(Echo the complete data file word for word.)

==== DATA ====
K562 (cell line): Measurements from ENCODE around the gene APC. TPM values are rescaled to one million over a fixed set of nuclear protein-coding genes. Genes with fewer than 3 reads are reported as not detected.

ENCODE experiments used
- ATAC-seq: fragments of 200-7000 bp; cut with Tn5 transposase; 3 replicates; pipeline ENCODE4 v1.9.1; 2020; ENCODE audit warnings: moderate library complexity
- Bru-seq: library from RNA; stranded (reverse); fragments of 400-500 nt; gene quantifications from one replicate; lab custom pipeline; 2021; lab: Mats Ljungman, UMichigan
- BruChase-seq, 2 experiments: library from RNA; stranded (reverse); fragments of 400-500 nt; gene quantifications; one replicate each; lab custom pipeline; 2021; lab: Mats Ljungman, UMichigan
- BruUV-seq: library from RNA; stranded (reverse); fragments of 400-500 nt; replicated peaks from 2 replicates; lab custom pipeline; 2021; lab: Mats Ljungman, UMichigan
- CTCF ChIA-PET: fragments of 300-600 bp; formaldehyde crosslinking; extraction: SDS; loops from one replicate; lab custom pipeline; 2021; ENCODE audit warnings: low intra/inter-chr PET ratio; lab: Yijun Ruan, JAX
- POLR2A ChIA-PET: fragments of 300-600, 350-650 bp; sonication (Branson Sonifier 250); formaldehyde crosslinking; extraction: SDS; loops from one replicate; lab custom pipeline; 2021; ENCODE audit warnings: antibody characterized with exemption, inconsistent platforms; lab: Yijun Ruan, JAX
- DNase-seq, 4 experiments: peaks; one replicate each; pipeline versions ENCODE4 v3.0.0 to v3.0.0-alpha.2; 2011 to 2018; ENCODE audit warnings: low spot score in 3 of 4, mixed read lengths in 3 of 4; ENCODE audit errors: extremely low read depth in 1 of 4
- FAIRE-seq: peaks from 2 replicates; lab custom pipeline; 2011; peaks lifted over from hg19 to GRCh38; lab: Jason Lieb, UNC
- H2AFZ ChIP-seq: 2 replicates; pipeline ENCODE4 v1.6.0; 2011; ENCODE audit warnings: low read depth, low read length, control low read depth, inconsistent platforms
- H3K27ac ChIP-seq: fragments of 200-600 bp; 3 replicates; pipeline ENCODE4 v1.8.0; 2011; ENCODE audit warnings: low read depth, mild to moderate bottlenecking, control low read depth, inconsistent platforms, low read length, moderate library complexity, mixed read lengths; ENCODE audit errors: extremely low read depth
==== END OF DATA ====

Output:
K562 (cell line): Measurements from ENCODE around the gene APC. TPM values are rescaled to one million over a fixed set of nuclear protein-coding genes. Genes with fewer than 3 reads are reported as not detected.

ENCODE experiments used
- ATAC-seq: fragments of 200-7000 bp; cut with Tn5 transposase; 3 replicates; pipeline ENCODE4 v1.9.1; 2020; ENCODE audit warnings: moderate library complexity
- Bru-seq: library from RNA; stranded (reverse); fragments of 400-500 nt; gene quantifications from one replicate; lab custom pipeline; 2021; lab: Mats Ljungman, UMichigan
- BruChase-seq, 2 experiments: library from RNA; stranded (reverse); fragments of 400-500 nt; gene quantifications; one replicate each; lab custom pipeline; 2021; lab: Mats Ljungman, UMichigan
- BruUV-seq: library from RNA; stranded (reverse); fragments of 400-500 nt; replicated peaks from 2 replicates; lab custom pipeline; 2021; lab: Mats Ljungman, UMichigan
- CTCF ChIA-PET: fragments of 300-600 bp; formaldehyde crosslinking; extraction: SDS; loops from one replicate; lab custom pipeline; 2021; ENCODE audit warnings: low intra/inter-chr PET ratio; lab: Yijun Ruan, JAX
- POLR2A ChIA-PET: fragments of 300-600, 350-650 bp; sonication (Branson Sonifier 250); formaldehyde crosslinking; extraction: SDS; loops from one replicate; lab custom pipeline; 2021; ENCODE audit warnings: antibody characterized with exemption, inconsistent platforms; lab: Yijun Ruan, JAX
- DNase-seq, 4 experiments: peaks; one replicate each; pipeline versions ENCODE4 v3.0.0 to v3.0.0-alpha.2; 2011 to 2018; ENCODE audit warnings: low spot score in 3 of 4, mixed read lengths in 3 of 4; ENCODE audit errors: extremely low read depth in 1 of 4
- FAIRE-seq: peaks from 2 replicates; lab custom pipeline; 2011; peaks lifted over from hg19 to GRCh38; lab: Jason Lieb, UNC
- H2AFZ ChIP-seq: 2 replicates; pipeline ENCODE4 v1.6.0; 2011; ENCODE audit warnings: low read depth, low read length, control low read depth, inconsistent platforms
- H3K27ac ChIP-seq: fragments of 200-600 bp; 3 replicates; pipeline ENCODE4 v1.8.0; 2011; ENCODE audit warnings: low read depth, mild to moderate bottlenecking, control low read depth, inconsistent platforms, low read length, moderate library complexity, mixed read lengths; ENCODE audit errors: extremely low read depth